(CNN) -- Calling capital punishment in California an "empty promise," the father of murdered teen Chelsea King said he supported a deal to take death off the table for his daughter's killer in order to bring closure to the community.
"We stand here because of a despicable evil act committed against our beautiful daughter, Chelsea, committed against our family and committed against our community," Brent King said in a news conference Friday. "While our unequivocal first choice is the death penalty, we acknowledge that in California that penalty has become an empty promise."
San Diego County District Attorney Bonnie Dumanis said the family's blessing contributed to a plea deal with registered sex offender John Gardner III in Chelsea's death and two other cases.
Gardner, 31, pleaded guilty Friday to the murder of King, the murder of Amber Dubois, and assault with intent to commit rape of a third person.
King, 17, was last seen alive leaving Poway High School in suburban San Diego on February 25. Her car, with her cell phone inside, was found at Rancho Bernardo Community Park, where she was known to run on the trails. Her disappearance sparked a massive search that ended a few days later with the discovery of her remains in the park. Dubois, 14, disappeared in February 2009 while walking to school in Escondido. She was considered a missing person for more than a year, until her remains were found in March.
Prosecutors revealed in court Friday that Gardner led authorities to Dubois' body in exchange for assurances that it would not be used against him in court.
In exchange for his guilty pleas, Gardner is to be sentenced to two consecutive terms of life without the possibility of parole. He also waived his right to appeals, ensuring that he will die in prison, Dumanis said at the news conference.
Superior Court Judge David Danielsen accepted the plea and scheduled sentencing for June 1. A gag order is in place until then.
The surprise change of plea came during a hearing Friday, after prosecutors charged him with murder with a special circumstance of rape for Dubois's death.
Gardner was facing the death penalty on one charge of murder with a special circumstance of rape for King's death.
Dressed in dark blue jailhouse garb, his wrists chained, Gardner nervously responded "yes" several times to the judge's questioning of whether he understood his rights and was entering his plea willingly. He cast his gaze downward as the judge read brief descriptions of how he raped and murdered Dubois and King. Gardner made no statement.
According to court documents, on February 13, 2009, Gardner abducted Dubois and brought her to a remote area of Pala, where he raped and stabbed her, and buried her in a shallow grave.
Gardner admitted to attacking King while she was running and dragging her to a remote area, the documents said. He raped and strangled her, and also buried her body in a shallow grave.
Gardner also admitted to attacking another female on December 27, 2009, while she was running.
In a news conference after Friday's hearing, Dubois' father, Moe, expressed gratitude over the case's resolution.
"As you can imagine, this turn of events in the case came as a surprise to all of us when we were informed about the details yesterday," he said. "As a parent I am thankful [for] the work put forth by the district attorney's office and the defense team in coming forth with a resolution in the case and allowing us to have justice and closure for Amber's case."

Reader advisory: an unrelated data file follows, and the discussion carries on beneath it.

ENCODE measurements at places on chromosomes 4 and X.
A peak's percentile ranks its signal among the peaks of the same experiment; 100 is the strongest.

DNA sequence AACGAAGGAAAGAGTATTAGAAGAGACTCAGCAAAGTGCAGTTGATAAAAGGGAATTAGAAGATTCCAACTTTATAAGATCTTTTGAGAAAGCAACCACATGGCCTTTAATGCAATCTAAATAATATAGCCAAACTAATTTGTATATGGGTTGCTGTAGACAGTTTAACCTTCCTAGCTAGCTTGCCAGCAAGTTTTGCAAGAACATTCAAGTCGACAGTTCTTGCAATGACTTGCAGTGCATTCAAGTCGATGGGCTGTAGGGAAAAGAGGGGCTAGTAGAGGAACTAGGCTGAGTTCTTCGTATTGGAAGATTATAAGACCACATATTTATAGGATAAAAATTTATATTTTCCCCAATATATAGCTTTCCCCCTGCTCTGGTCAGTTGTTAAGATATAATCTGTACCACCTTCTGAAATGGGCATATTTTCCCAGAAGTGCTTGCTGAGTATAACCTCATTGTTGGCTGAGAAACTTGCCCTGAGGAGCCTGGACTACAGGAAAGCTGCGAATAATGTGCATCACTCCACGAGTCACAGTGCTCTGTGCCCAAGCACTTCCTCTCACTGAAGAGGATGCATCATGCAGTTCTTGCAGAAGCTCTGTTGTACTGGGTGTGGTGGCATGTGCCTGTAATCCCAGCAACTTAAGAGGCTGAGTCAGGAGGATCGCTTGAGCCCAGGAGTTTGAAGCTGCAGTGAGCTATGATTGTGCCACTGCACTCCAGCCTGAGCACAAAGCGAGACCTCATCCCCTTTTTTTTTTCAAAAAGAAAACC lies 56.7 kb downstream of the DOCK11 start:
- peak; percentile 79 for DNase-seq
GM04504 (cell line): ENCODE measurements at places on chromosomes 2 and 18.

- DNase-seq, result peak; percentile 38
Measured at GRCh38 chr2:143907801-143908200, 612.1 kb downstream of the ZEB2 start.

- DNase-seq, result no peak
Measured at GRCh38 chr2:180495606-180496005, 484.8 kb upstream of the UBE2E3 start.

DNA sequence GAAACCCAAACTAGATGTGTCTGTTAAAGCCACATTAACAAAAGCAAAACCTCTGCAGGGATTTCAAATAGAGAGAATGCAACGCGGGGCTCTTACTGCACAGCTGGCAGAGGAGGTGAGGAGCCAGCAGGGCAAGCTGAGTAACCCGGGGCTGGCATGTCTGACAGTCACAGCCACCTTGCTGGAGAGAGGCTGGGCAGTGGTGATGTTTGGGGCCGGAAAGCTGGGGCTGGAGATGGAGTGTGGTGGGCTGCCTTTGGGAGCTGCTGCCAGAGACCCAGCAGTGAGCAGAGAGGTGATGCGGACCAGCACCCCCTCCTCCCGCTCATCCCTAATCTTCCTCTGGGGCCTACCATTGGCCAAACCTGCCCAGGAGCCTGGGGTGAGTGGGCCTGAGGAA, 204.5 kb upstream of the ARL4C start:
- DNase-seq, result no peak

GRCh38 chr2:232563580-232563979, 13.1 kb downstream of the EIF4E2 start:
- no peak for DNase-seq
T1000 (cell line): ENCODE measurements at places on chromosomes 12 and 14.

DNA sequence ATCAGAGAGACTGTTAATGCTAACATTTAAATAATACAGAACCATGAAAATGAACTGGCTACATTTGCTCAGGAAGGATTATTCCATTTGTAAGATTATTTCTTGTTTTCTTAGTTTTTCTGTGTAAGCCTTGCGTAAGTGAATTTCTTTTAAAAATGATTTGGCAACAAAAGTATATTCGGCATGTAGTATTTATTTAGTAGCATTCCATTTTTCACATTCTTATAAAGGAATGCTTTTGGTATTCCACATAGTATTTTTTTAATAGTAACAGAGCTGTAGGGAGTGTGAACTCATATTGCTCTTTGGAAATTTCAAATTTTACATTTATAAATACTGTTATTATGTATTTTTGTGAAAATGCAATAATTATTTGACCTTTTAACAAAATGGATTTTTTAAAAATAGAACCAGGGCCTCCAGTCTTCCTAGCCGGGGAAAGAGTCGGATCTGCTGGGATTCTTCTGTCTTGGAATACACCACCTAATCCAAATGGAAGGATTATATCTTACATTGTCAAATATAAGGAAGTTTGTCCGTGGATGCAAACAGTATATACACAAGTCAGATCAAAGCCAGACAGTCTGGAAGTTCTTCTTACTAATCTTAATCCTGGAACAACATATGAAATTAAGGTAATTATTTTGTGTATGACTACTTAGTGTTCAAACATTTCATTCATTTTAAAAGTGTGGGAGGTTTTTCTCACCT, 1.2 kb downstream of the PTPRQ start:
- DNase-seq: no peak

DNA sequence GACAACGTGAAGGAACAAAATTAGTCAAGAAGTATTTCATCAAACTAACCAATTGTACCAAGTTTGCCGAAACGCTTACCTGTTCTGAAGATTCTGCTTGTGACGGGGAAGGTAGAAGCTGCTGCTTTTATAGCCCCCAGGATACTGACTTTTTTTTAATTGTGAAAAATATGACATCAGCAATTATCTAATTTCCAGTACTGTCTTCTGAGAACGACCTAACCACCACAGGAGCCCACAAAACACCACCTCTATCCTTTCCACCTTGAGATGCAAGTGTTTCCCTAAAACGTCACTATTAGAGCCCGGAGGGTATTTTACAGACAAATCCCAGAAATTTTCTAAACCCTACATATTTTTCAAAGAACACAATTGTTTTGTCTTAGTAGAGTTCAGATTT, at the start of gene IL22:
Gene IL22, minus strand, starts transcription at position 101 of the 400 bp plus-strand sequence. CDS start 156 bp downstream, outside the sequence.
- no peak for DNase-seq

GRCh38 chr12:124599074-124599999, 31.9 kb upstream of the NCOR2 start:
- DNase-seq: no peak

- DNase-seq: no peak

Without the plea deal, Dumanis said her office did not have enough evidence to charge Gardner in the death of Dubois.
Her remains were not found until Gardner led authorities to her body, three days after he was charged in King's death, Dumanis said.
"The only promise made to him in exchange for this information was that we could not use it against him in court. This was a somber decision," the district attorney said in a press conference after Friday's hearing, surrounded by tearful family members. "To end the anguish of the unknown for the Dubois family and to bring Amber home, we agreed we would not use this information against Gardner in court."
Further efforts to collect evidence linking Gardner to Dubois' death were unsuccessful, Dumanis said, leaving her office otherwise unable to pursue charges against him -- until he offered to plead guilty.
"Accepting this plea has been an extremely difficult decision. We have the evidence to pursue a murder charge against the defendant for Chelsea's murder, but not for Amber's murder," she said.
"By accepting this guilty plea, we are obtaining a conviction for the murder of Amber that we otherwise would not have been able to obtain."
The prosecutor also echoed the sentiments of King's father on the death penalty in California, where 13 executions have been carried out since the U.S. Supreme Court reinstated capital punishment in 1976.
"Most of us realize a death sentence at this time is a hollow promise in California. Even if death was imposed, Brent, Kelly and their family would have to endure a preliminary hearing, a trial, decades of appeals and the pain of reliving the murder over and over again," she said. "In addition, as parents they realized what Amber's parents were facing. Her case would have no legal closure."
A resolution for the Dubois family also figured into the King family's decision to support the plea, Brent King said.
"We find ourselves in a position to help give another grieving family a measure of closure. The Dubois family has been through unthinkable hell the past 14 months. We couldn't imagine the confession to Amber's murder never seeing the light of day, leaving an eternal question mark," he said.
"There's nothing, nothing satisfying about this moment. It's only one more unbearably painful day that we'll have to carry in our memory as long as we live."